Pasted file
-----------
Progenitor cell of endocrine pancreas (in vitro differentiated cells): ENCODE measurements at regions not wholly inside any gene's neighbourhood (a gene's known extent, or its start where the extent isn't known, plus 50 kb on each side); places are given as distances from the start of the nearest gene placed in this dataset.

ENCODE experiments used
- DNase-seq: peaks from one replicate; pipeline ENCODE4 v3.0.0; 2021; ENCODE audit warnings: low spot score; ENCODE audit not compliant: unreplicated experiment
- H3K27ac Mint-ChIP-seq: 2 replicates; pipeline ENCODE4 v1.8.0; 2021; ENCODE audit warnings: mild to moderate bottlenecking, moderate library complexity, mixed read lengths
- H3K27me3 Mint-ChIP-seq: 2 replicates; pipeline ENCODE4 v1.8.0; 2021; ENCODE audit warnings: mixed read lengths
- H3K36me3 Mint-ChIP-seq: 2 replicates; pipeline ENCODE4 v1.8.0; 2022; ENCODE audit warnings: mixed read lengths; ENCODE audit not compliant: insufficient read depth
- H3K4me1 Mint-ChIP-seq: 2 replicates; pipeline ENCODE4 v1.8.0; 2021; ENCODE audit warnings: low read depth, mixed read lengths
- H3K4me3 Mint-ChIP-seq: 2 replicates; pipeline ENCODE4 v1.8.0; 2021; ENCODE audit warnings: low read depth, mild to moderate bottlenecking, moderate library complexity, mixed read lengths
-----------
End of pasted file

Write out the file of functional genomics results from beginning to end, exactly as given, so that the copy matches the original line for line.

Progenitor cell of endocrine pancreas (in vitro differentiated cells): ENCODE measurements at regions not wholly inside any gene's neighbourhood (a gene's known extent, or its start where the extent isn't known, plus 50 kb on each side); places are given as distances from the start of the nearest gene placed in this dataset.

ENCODE experiments used
- DNase-seq: peaks from one replicate; pipeline ENCODE4 v3.0.0; 2021; ENCODE audit warnings: low spot score; ENCODE audit not compliant: unreplicated experiment
- H3K27ac Mint-ChIP-seq: 2 replicates; pipeline ENCODE4 v1.8.0; 2021; ENCODE audit warnings: mild to moderate bottlenecking, moderate library complexity, mixed read lengths
- H3K27me3 Mint-ChIP-seq: 2 replicates; pipeline ENCODE4 v1.8.0; 2021; ENCODE audit warnings: mixed read lengths
- H3K36me3 Mint-ChIP-seq: 2 replicates; pipeline ENCODE4 v1.8.0; 2022; ENCODE audit warnings: mixed read lengths; ENCODE audit not compliant: insufficient read depth
- H3K4me1 Mint-ChIP-seq: 2 replicates; pipeline ENCODE4 v1.8.0; 2021; ENCODE audit warnings: low read depth, mixed read lengths
- H3K4me3 Mint-ChIP-seq: 2 replicates; pipeline ENCODE4 v1.8.0; 2021; ENCODE audit warnings: low read depth, mild to moderate bottlenecking, moderate library complexity, mixed read lengths